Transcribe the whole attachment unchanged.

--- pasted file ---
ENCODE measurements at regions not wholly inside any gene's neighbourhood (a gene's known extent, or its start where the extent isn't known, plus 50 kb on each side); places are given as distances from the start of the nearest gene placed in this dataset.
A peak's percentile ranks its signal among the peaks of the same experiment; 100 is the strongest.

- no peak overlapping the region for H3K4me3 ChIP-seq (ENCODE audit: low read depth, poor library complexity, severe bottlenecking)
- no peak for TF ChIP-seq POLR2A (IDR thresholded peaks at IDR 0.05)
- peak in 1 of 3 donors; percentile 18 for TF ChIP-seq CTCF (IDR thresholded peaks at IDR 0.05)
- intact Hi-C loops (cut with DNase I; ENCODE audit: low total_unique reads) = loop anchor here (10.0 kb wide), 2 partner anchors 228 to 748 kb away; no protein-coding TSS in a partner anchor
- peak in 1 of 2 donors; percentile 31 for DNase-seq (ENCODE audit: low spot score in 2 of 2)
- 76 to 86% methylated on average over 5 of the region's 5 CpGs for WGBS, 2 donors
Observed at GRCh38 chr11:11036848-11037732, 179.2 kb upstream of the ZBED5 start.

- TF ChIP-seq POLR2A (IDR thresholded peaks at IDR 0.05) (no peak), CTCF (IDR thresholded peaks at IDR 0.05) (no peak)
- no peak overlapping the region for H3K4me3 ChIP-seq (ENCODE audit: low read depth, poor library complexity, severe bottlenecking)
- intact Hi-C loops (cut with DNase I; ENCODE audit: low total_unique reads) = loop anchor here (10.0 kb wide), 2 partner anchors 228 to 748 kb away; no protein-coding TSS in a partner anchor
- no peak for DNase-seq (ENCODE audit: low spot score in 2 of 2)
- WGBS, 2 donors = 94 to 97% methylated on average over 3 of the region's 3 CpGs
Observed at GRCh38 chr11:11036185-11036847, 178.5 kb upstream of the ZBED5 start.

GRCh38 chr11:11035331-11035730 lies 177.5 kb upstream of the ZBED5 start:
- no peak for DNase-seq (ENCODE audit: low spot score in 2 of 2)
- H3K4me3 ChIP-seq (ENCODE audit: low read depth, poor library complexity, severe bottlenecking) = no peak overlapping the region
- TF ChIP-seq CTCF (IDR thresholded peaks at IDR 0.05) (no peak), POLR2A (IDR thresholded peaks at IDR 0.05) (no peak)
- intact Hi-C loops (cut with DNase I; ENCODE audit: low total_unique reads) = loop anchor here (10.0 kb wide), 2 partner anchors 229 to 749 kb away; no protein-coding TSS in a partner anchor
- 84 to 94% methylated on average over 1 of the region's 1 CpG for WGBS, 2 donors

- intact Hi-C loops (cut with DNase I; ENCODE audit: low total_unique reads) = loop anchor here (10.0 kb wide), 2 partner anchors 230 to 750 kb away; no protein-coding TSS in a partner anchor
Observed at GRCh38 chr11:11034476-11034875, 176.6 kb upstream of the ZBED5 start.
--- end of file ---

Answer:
ENCODE measurements at regions not wholly inside any gene's neighbourhood (a gene's known extent, or its start where the extent isn't known, plus 50 kb on each side); places are given as distances from the start of the nearest gene placed in this dataset.
A peak's percentile ranks its signal among the peaks of the same experiment; 100 is the strongest.

- no peak overlapping the region for H3K4me3 ChIP-seq (ENCODE audit: low read depth, poor library complexity, severe bottlenecking)
- no peak for TF ChIP-seq POLR2A (IDR thresholded peaks at IDR 0.05)
- peak in 1 of 3 donors; percentile 18 for TF ChIP-seq CTCF (IDR thresholded peaks at IDR 0.05)
- intact Hi-C loops (cut with DNase I; ENCODE audit: low total_unique reads) = loop anchor here (10.0 kb wide), 2 partner anchors 228 to 748 kb away; no protein-coding TSS in a partner anchor
- peak in 1 of 2 donors; percentile 31 for DNase-seq (ENCODE audit: low spot score in 2 of 2)
- 76 to 86% methylated on average over 5 of the region's 5 CpGs for WGBS, 2 donors
Observed at GRCh38 chr11:11036848-11037732, 179.2 kb upstream of the ZBED5 start.

- TF ChIP-seq POLR2A (IDR thresholded peaks at IDR 0.05) (no peak), CTCF (IDR thresholded peaks at IDR 0.05) (no peak)
- no peak overlapping the region for H3K4me3 ChIP-seq (ENCODE audit: low read depth, poor library complexity, severe bottlenecking)
- intact Hi-C loops (cut with DNase I; ENCODE audit: low total_unique reads) = loop anchor here (10.0 kb wide), 2 partner anchors 228 to 748 kb away; no protein-coding TSS in a partner anchor
- no peak for DNase-seq (ENCODE audit: low spot score in 2 of 2)
- WGBS, 2 donors = 94 to 97% methylated on average over 3 of the region's 3 CpGs
Observed at GRCh38 chr11:11036185-11036847, 178.5 kb upstream of the ZBED5 start.

GRCh38 chr11:11035331-11035730 lies 177.5 kb upstream of the ZBED5 start:
- no peak for DNase-seq (ENCODE audit: low spot score in 2 of 2)
- H3K4me3 ChIP-seq (ENCODE audit: low read depth, poor library complexity, severe bottlenecking) = no peak overlapping the region
- TF ChIP-seq CTCF (IDR thresholded peaks at IDR 0.05) (no peak), POLR2A (IDR thresholded peaks at IDR 0.05) (no peak)
- intact Hi-C loops (cut with DNase I; ENCODE audit: low total_unique reads) = loop anchor here (10.0 kb wide), 2 partner anchors 229 to 749 kb away; no protein-coding TSS in a partner anchor
- 84 to 94% methylated on average over 1 of the region's 1 CpG for WGBS, 2 donors

- intact Hi-C loops (cut with DNase I; ENCODE audit: low total_unique reads) = loop anchor here (10.0 kb wide), 2 partner anchors 230 to 750 kb away; no protein-coding TSS in a partner anchor
Observed at GRCh38 chr11:11034476-11034875, 176.6 kb upstream of the ZBED5 start.